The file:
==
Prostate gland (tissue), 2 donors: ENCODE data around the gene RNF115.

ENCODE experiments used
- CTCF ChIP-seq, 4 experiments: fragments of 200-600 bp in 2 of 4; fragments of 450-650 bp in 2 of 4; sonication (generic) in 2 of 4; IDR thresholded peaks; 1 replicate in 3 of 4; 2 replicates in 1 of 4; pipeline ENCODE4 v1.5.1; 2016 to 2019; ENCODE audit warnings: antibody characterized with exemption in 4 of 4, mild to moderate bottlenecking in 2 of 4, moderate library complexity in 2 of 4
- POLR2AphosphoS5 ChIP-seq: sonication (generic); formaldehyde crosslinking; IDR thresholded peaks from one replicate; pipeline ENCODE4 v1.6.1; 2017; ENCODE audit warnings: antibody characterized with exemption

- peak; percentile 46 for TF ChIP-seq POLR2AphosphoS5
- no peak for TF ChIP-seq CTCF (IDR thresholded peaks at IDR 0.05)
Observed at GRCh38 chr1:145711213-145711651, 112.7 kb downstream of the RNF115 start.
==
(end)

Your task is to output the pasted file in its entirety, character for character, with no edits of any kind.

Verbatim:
Prostate gland (tissue), 2 donors: ENCODE data around the gene RNF115.

ENCODE experiments used
- CTCF ChIP-seq, 4 experiments: fragments of 200-600 bp in 2 of 4; fragments of 450-650 bp in 2 of 4; sonication (generic) in 2 of 4; IDR thresholded peaks; 1 replicate in 3 of 4; 2 replicates in 1 of 4; pipeline ENCODE4 v1.5.1; 2016 to 2019; ENCODE audit warnings: antibody characterized with exemption in 4 of 4, mild to moderate bottlenecking in 2 of 4, moderate library complexity in 2 of 4
- POLR2AphosphoS5 ChIP-seq: sonication (generic); formaldehyde crosslinking; IDR thresholded peaks from one replicate; pipeline ENCODE4 v1.6.1; 2017; ENCODE audit warnings: antibody characterized with exemption

- peak; percentile 46 for TF ChIP-seq POLR2AphosphoS5
- no peak for TF ChIP-seq CTCF (IDR thresholded peaks at IDR 0.05)
Observed at GRCh38 chr1:145711213-145711651, 112.7 kb downstream of the RNF115 start.